The Trademark Trial and Appeal Board (the TTAB, or the Board) has cancelled six of the Washington Redskins' trademark registrations for the team's name. Blackhorse et al. v. Pro-Football, Inc., Cancellation No. 92/046,185. The 177-page cancellation decision, issued June 18, 2014, is based on a ruling that the "Redskins" marks disparage persons or bring them into disrepute within the meaning of Section 2(a) of the federal trademark statute, the Lanham Act, 15 U.S.C. §1052(a).
Five Native Americans filed the Redskins case. It is the second of two skirmishes between Native Americans and the Redskins team, which is owned by Mr. Daniel Snyder. The first case, brought a dozen years ago by seven Native Americans, also relied on Section 2(a) of the Lanham Act. It involved seven years of litigation and appeals to the U.S. District Court for the District of Columbia and the U.S. Court of Appeals for the D.C. Circuit. Ultimately, Mr. Snyder's Redskins team prevailed on technical grounds - the D.C. Circuit found that the case was barred by laches. Thus, the courts did not reach the petitioners' disparagement claim.
The new decision, by a divided tribunal, delves into the disparagement claim. In conducting a two-part inquiry, the Board asks:
- What is the meaning of the matter in question, as it appears in the marks and as those marks are used in connection with the goods and services identified in the registrations?
- Is the meaning of the marks [at the time of the registrations] one that may disparage Native Americans?
This inquiry ran not only to the team name but to the familiar imagery of the Native American in profile that the players sport on their helmets.
As to the first question, the majority concluded that the team "has made continuous efforts to associate its football services with Native American imagery." Id. at 19. In answering the second, the Board examined a wealth of evidence submitted by the parties, from expert testimony, to dictionary definitions. Among other things, the majority found a "clear trend beginning in 1966 to label ['redskin'] as offensive and by 1986 the dictionaries are unanimous." Id. at 33. The Board also cited a resolution by the National Congress of American Indians (the largest intertribal organization in the country) supporting cancellation of the registrations, and calling the term "Redskins" "pejorative" and "derogatory." Ultimately, the TTAB concluded: "petitioners have shown by a preponderance of the evidence that a substantial composite of Native Americans found the term "Redskins" to be disparaging in connection with respondent's services during the relevant time frame of 1967-1990." Id. at 72.
The Board rejected the team's contention that "Redskins" has a separate, innocuous meaning signifying the football team. The majority stated: "Respondent's argument regarding 'secondary meaning' in the sense that it has a 'secondary or alternate meaning' denoting a football team, is not persuasive in that the 'secondary meaning' has not stripped the word 'redskins' of its 'ethnic' meaning." Id. at 68.
The dissent found the petitioners' evidence insufficient. The dissenting Judge did not definitively state that "Redskins" was not disparaging - only that he found the supporting evidence wanting:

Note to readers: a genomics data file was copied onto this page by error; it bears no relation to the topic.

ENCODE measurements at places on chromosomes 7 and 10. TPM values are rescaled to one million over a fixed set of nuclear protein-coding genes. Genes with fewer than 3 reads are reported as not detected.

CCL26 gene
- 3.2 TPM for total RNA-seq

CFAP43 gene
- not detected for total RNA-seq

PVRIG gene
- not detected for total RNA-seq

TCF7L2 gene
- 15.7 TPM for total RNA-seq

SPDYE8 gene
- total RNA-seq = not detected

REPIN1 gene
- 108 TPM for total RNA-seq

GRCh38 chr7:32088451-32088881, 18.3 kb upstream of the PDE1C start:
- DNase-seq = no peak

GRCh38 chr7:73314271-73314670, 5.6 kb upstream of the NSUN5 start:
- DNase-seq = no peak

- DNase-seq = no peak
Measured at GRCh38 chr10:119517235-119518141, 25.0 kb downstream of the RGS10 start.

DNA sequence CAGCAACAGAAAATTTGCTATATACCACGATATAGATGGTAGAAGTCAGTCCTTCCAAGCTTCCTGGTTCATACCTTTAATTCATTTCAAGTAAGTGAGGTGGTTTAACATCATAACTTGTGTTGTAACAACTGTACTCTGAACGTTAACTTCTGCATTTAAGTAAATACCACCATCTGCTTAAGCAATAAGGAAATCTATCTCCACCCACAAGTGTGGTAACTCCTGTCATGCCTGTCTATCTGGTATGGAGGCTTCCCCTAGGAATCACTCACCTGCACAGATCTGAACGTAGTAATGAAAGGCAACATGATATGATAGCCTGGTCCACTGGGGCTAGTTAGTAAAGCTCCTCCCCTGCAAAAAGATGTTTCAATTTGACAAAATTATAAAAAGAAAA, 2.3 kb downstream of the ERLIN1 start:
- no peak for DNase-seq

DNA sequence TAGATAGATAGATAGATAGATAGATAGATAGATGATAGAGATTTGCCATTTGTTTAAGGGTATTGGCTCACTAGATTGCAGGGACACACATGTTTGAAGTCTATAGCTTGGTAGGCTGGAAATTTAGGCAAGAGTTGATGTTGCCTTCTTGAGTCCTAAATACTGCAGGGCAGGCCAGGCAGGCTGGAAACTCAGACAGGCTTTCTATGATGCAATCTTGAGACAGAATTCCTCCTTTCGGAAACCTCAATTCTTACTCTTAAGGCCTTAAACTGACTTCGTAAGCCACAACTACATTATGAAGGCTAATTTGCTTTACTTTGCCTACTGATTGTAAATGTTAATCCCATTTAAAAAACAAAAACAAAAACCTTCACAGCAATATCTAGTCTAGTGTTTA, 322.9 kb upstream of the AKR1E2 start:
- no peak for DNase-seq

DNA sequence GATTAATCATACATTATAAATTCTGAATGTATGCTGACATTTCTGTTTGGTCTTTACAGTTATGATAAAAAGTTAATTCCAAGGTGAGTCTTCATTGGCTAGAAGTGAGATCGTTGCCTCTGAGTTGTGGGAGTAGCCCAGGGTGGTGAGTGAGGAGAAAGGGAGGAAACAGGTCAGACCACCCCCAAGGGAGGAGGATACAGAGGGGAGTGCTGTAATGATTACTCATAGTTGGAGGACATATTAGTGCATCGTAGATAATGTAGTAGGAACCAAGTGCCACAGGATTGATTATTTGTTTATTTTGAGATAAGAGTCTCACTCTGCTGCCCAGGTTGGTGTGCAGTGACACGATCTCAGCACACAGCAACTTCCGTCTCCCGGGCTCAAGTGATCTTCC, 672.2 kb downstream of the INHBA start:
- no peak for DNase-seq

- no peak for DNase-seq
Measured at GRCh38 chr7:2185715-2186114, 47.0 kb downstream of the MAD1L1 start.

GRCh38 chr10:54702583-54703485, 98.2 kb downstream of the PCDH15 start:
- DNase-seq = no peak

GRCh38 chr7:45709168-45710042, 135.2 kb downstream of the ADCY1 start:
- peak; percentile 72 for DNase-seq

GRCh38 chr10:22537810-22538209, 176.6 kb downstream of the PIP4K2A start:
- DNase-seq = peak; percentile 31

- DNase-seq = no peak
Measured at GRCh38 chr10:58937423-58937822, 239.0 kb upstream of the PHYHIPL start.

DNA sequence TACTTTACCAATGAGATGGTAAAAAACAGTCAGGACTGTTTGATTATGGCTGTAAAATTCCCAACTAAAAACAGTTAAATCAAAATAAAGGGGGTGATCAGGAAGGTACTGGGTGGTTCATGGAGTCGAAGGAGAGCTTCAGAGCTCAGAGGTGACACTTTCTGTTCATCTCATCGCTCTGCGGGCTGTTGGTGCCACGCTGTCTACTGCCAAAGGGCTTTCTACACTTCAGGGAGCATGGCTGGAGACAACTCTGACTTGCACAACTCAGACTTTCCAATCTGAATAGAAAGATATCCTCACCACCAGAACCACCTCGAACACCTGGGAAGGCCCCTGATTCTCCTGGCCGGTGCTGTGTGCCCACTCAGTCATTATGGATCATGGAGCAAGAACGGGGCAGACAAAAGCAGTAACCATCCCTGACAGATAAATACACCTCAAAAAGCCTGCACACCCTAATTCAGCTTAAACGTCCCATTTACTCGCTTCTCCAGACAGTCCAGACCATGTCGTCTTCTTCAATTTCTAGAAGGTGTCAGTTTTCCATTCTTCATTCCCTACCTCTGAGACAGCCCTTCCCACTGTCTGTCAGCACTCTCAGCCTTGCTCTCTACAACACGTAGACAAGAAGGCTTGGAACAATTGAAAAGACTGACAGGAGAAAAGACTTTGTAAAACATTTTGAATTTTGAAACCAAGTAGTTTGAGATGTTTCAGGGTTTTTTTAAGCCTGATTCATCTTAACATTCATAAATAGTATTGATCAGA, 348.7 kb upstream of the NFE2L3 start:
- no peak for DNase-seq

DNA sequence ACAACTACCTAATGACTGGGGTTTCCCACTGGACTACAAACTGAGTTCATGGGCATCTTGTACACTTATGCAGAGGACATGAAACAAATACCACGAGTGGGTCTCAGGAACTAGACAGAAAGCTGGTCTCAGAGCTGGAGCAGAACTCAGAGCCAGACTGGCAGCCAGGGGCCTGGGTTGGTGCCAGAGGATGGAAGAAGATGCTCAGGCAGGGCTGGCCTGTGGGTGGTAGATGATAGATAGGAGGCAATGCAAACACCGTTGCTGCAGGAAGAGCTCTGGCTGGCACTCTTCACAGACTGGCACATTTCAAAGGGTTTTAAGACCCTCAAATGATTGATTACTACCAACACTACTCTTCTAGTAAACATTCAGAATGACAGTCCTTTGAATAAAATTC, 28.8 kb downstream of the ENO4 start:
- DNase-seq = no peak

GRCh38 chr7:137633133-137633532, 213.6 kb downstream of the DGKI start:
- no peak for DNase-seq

It is astounding that the petitioners did not submit any evidence regarding the Native American population during the relevant time frame, nor did they introduce any evidence or argument as to what comprises a substantial composite of that population thereby leaving it to the majority to make petitioner's case have some semblance of meaning.
Id. at 84.
Cases such as the Redskins battles, litigated under the "disparagement" provision of the Lanham Act, are relatively rare. And, they are more typically lost than won. See, e.g., Order of the Sons of Italy in Am. v. Memphis Mafia, 52 U.S.P.Q.2d 1364 (T.T.A.B. 1999) (holding the petitioner did not carry its burden of showing disparagement where it relied exclusively on testimony from its own members);Abraham's Seed v. John One Ten, 1 U.S.P.Q.2d 1230 (T.T.A.B. 1986) (holding that petitioner lacked standing to pursue cancellation of a "sign of the fish" design mark where petitioner had only broadly alleged disparagement of beliefs professed by Christians). Where cases under this section are won, it is often because the challenged mark creates a false suggestion of association between the petitioner and the mark holder, and not because the use brings anyone into "contempt or disrepute."See, e.g., Bd. of Trustees of the Univ. of Ala. v. Bama-Werke Curt Baumann, 231 U.S.P.Q. 408 (T.T.A.B. 1986) (use of "BAMA" mark by clothing manufacturer created a false association with the University of Alabama).
The Redskins decision does not technically affect the team's right to use the monikers. The TTAB may rule on the right to register a mark, but not the right to use. Only a court may enjoin use of a trademark. Yet, the TTAB's cancellation decision, if upheld, strips the Redskins of the enhanced protection afforded by registrations with the PTO, such as a presumption that the team owns the marks and has the exclusive right to use them nationwide in the categories in which it is registered.See 15 U.S.C. §1057(b).
An appeal by the Redskins is expected. Counsel for the team, in a statement to season ticket holders, said: "This ruling - which of course we will appeal - simply addresses the team's federal trademark registrations, and the team will continue to own and be able to protect its marks without the registrations. The registrations will remain effective while the case is on appeal." Two avenues of appeal are open: to the federal district court or to the U.S. Court of Appeals for the Federal Circuit.